What the heck did this???

hortster(6a, southcentral KS)August 27, 2012

Don't spend much time on this forum, probably should. I have grown tomatoes for a long time and am familiar with all the common maladies.

I visited my son in Chicago. He asked my horticultural advice on this malady and I must admit I came up totally blank, never having seen this before. Blindly would suspect some fungal infection, but what?.

The pictures are of a 'Roma' fruit. It is close (actually too close at 3 to 3-1/2' away) from an 'Early Girl." The Early Girl is as healthy as can be with no trace of insect or disease problems and is producing well. Actually, the Roma is producing well, too, but is often blighting back with the same distress as in the pictures.

Anyone seen this? Help out a fellow horticulturist! Thanks in advance for any ideas.

hortster

Thank you for reporting this comment. Undo
carolyn137(z4/5 NY)

The last picture is what makes the diagnosis.

It's what's called internal BER ( blossom end rot). Most of the time the symptoms of BER are seen at the blossom end and are seen only on the exterior, but sometimes the Ca++ level is so low in the interior that that tissue turns black as well.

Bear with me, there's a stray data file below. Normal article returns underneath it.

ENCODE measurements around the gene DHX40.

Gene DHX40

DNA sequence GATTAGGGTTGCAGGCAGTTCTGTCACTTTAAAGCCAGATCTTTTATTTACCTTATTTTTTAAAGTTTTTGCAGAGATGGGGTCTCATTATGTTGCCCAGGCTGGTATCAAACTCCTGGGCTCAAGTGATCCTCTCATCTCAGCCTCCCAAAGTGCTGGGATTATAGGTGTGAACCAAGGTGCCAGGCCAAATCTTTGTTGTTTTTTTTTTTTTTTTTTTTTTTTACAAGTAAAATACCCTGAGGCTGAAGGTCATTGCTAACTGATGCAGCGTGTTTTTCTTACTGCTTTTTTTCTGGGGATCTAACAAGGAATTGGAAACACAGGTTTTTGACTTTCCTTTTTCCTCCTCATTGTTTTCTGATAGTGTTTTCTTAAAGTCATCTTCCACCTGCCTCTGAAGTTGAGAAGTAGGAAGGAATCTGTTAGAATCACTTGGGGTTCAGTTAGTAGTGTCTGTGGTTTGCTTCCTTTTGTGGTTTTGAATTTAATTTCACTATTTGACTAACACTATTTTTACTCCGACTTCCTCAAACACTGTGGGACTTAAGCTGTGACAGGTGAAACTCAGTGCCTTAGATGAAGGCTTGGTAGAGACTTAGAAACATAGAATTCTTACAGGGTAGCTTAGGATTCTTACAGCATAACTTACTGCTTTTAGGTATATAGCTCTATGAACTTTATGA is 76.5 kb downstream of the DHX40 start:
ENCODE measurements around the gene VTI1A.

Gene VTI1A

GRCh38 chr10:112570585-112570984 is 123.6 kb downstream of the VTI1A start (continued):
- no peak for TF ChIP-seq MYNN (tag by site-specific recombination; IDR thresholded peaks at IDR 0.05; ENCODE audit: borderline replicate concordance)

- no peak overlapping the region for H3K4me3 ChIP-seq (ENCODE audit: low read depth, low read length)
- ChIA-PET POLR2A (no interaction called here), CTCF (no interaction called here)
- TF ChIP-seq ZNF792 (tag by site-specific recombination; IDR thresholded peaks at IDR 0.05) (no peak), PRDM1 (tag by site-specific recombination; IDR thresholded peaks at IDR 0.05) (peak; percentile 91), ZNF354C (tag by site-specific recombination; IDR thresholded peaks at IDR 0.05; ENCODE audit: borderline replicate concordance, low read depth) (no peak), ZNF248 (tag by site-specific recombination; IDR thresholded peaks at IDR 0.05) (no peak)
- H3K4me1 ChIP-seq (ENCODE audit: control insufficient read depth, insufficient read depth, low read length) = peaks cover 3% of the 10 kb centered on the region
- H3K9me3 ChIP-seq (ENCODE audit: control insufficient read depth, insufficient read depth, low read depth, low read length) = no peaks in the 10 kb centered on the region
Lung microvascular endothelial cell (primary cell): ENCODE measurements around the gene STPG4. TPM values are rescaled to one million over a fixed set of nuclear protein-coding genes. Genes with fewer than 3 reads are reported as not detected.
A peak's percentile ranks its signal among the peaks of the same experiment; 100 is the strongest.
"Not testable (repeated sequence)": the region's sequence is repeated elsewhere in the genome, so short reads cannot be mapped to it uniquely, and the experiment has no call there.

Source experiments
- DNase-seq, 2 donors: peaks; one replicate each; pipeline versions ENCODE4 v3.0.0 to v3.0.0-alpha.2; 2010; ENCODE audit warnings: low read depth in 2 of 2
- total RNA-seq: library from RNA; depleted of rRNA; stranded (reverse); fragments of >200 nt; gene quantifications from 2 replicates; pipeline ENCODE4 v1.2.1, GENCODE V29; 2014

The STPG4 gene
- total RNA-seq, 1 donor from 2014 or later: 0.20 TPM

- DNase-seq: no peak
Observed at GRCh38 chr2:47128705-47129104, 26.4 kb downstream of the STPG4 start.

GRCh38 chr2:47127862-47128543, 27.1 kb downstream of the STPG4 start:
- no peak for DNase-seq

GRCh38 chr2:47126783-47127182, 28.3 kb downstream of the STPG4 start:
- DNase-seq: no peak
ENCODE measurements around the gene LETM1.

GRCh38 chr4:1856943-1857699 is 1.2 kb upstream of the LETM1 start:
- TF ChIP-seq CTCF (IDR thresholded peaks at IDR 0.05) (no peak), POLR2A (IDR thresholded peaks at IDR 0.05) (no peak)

It's quite well known that paste tomatoes are much more susceptible to BER than are other varieties, as well as being more susceptible to Early Blight ( A. solani) as well.

Romas are paste tomatoes, thus are showing , I guess just this one fruit with internal BER and that's why the Early Girls next to it are not showing it.

Is internal BER very common? No, not common, but can certainly be seen from time to time as the many variables that can induce BER play out in any one season.

Hope that helps.

Carolyn

    Bookmark   August 28, 2012 at 1:27AM
Thank you for reporting this comment. Undo
dickiefickle(5B Dousman,Wi.)

Very common occurance

    Bookmark   August 28, 2012 at 3:04AM
Thank you for reporting this comment. Undo
carolyn137(z4/5 NY)

Maybe a very comon occurance for you, but not for most folks based on my own past experience of growing tomatoes for over 60 years, about 3,000 plus varieties to date with just heirloom types alone but also the earlier years of growing up on a farm where we had acres and acres of tomatoes. As well as participating at many different message sites since the mid-80's.

Sometimes it pays to be an older person who has seen more than others when it comes to tomatoes. LOL

What almost everyone sees as BER are the specific symptoms that are limited to the exterior of the blossom end only.

Even here at GW where I've been, from time to time, for over 12 years I don't think I can remember that many times when internal BER has been an issue.

Many like myself don't take pictures so it's usually someone saying that they cut open a fruit and it was all black inside. And then asking if the seeds in those black areas are OK.

Carolyn

    Bookmark   August 28, 2012 at 8:41AM
Thank you for reporting this comment. Undo
hortster(6a, southcentral KS)

Carolyn,